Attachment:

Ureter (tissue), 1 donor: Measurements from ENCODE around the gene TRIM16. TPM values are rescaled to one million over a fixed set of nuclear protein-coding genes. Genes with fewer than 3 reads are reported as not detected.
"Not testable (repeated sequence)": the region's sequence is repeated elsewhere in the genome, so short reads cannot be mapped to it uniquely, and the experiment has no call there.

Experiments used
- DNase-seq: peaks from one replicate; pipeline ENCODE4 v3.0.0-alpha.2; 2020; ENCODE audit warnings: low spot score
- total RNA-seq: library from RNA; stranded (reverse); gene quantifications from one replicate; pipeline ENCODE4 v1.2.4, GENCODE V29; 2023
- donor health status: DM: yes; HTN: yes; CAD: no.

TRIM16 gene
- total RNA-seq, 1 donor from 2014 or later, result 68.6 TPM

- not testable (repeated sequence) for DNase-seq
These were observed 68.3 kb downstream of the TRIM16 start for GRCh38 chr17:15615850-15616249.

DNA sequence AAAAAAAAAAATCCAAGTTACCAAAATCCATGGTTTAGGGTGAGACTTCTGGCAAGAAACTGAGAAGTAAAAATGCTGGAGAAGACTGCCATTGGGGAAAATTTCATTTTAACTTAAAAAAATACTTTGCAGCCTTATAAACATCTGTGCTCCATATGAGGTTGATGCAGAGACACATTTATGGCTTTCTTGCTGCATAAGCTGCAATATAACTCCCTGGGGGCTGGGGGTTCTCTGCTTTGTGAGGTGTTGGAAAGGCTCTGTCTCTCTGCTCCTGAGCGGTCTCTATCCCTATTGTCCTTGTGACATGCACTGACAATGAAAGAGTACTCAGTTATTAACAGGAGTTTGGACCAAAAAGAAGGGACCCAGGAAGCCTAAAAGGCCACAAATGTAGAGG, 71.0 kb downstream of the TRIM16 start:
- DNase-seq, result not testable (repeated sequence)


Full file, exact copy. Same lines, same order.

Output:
Ureter (tissue), 1 donor: Measurements from ENCODE around the gene TRIM16. TPM values are rescaled to one million over a fixed set of nuclear protein-coding genes. Genes with fewer than 3 reads are reported as not detected.
"Not testable (repeated sequence)": the region's sequence is repeated elsewhere in the genome, so short reads cannot be mapped to it uniquely, and the experiment has no call there.

Experiments used
- DNase-seq: peaks from one replicate; pipeline ENCODE4 v3.0.0-alpha.2; 2020; ENCODE audit warnings: low spot score
- total RNA-seq: library from RNA; stranded (reverse); gene quantifications from one replicate; pipeline ENCODE4 v1.2.4, GENCODE V29; 2023
- donor health status: DM: yes; HTN: yes; CAD: no.

TRIM16 gene
- total RNA-seq, 1 donor from 2014 or later, result 68.6 TPM

- not testable (repeated sequence) for DNase-seq
These were observed 68.3 kb downstream of the TRIM16 start for GRCh38 chr17:15615850-15616249.

DNA sequence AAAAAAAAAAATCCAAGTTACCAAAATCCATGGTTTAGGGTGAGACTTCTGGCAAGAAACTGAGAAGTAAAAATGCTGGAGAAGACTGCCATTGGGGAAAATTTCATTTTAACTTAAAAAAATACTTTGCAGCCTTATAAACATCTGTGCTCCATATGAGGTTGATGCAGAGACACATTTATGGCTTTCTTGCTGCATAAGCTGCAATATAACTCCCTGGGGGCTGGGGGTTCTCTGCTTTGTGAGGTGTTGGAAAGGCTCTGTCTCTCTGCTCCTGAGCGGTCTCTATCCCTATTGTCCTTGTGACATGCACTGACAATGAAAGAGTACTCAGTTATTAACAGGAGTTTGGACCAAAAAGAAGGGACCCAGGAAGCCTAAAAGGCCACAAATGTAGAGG, 71.0 kb downstream of the TRIM16 start:
- DNase-seq, result not testable (repeated sequence)